This post is in honor of the second release of my short romantic ghost story, BREATHLESS. And yes, you read that title correctly. Christopher Pike saved me from drowning. I’m not sure if I would have died that day when I ran out of air during a scuba dive, but I suspect I there would have been medical-injury-related fallout. Probably in the form of major ear problems and a couple lungs full of water. It would not have been pretty.
I am not an avid scuba diver. I’ve been on two excursions for a total of four dives. Once in Florida in 2000 (I think) and THE DAY in 2013. If bets had been made on THE DAY, in light of my relative lack of experience, I’m thinking you would NOT have put your hard-earned money in the she’ll come out completely unscathed jar. But that’s what happened, and I owe it all to Christopher Pike.
Let me back up a little bit.
I was a huge reader of Pike’s work as a young adult. His, R.L. Stine’s, Richie Tankersley Cusick’s. Anythingscary or thrilly that had romance in it. One of my favorites was Pike’s BURY ME DEEP. I must have read that book half a dozen times. In it, the main character goes to Hawaii with her friends and they take a standard scuba course. The course that he
Now let’s fast-forward to 2013 THE DAY of my second dive. That scuba company did NOT go through the entire Padi course, but I still recalled all the skills. So, when I happened to take a nice old breath and there was nothing there—literally nothing, just resistance, like trying to shove a marble pillar with my lungs—I was pulled back into Christopher Pike’s world. The one where Mandy had a problem with her gear and stood up in the pool. Her dive master told her the very words that echoed in my brain when I was under all those feet of water with my last breath quickly dissolving into my blood and no more where that came from: You need to handle emergencies in place, under the water. The solution can’t be to bolt to the surface.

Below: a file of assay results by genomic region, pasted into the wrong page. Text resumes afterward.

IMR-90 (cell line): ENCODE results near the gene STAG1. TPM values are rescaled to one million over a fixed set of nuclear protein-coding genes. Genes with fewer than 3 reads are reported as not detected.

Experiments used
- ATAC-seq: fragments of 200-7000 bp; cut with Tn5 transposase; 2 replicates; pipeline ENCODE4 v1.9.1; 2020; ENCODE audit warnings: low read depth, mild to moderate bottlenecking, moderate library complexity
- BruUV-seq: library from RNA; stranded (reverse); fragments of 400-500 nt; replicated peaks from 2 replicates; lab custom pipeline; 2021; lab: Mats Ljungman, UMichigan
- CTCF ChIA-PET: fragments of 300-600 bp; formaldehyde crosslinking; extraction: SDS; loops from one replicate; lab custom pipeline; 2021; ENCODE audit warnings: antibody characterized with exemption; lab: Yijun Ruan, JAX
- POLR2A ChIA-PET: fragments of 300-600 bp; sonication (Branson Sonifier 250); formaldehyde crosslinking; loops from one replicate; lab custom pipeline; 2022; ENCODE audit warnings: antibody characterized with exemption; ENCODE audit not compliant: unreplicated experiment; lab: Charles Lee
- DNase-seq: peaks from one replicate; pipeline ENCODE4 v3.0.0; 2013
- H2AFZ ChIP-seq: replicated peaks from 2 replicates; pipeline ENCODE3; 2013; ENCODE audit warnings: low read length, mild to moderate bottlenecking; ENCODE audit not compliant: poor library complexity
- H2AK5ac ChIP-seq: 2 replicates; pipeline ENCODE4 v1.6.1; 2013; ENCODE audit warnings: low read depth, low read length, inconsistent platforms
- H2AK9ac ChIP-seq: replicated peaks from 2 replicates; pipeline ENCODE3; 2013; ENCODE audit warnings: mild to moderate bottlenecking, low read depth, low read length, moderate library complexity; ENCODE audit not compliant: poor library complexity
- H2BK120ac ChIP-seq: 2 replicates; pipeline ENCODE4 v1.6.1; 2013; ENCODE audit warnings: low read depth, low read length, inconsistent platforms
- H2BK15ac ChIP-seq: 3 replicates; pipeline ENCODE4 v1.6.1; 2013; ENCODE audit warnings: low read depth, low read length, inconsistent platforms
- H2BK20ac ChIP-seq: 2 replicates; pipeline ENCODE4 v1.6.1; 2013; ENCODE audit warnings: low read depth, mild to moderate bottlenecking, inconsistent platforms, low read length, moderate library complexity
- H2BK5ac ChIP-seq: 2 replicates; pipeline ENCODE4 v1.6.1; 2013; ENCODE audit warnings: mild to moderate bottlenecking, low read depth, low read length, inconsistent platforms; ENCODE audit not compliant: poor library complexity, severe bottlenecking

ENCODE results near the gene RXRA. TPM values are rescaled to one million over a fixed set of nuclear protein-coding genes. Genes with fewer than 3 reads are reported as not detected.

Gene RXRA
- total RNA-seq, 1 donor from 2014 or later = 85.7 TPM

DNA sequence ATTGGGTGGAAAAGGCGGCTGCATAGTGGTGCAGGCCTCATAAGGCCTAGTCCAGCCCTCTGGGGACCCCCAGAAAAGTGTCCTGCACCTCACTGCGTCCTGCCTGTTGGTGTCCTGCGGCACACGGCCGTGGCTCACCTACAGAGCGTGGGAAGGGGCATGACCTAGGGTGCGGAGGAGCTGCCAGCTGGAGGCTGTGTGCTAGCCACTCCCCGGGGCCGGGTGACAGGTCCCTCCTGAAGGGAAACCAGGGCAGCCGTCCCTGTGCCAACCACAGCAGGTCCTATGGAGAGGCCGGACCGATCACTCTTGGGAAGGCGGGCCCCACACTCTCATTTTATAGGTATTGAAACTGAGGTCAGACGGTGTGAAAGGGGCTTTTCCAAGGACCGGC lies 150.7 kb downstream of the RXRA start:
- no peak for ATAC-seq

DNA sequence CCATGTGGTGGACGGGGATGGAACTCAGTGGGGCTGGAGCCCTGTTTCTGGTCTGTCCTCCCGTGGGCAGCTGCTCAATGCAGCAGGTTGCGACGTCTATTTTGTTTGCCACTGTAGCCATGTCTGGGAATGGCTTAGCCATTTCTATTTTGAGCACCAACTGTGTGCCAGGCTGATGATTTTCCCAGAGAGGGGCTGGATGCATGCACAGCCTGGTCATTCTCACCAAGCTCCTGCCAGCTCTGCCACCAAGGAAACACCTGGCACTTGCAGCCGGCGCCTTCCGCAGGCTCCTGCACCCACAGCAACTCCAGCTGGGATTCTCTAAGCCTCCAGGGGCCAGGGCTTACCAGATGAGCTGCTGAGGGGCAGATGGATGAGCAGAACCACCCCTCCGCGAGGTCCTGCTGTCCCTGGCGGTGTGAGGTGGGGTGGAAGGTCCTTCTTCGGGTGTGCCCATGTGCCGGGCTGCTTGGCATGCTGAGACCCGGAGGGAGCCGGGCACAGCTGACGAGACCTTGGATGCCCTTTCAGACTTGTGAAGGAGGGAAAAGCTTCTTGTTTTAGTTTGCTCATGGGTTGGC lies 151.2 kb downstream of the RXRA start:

AND, most importantly, I recalled the words, You always have air.
Okay, that was a totally botched quote (my copy of the book is somewhere in my house, but the idea of trying to dig it out sounds as daunting as the idea of pushing a marble pillar with my lungs), but the gist is absolutely accurate.
AND IT SAVED ME. Literally.
This is the edition I have hidden away somewhere in my house.
And once he was satisfied, he passed me his spare, and all was well. I recalled how to purge my regulator. No problem. That’s just the push of a button. We surfaced, pausing to let our bodies adjust to the pressure change, and I climbed back onto the boat totally and completely fine.
When I think back to that day, fear isn’t the strongest of the two sense memories I have. The first is that feeling of something pushing back when I tried to take a breath. And the second was the way the dive master looked into my eyes. Never have I been more vulnerable, and never again will a stare feel that intense (at least I seriously and truly hope it won’t). The experience has haunted me ever since THE DAY.
What’s a writer to do?
Write a story about it, of course. And the concept for BREATHLESS was born.
So, I dedicated this updated edition of BREATHLESS to two people: my incredible husband, Eric, and Christopher Pike, because without his book, that story, and all the ones I’ve written since, could very well have died along with me in the blue waters of the Caribbean.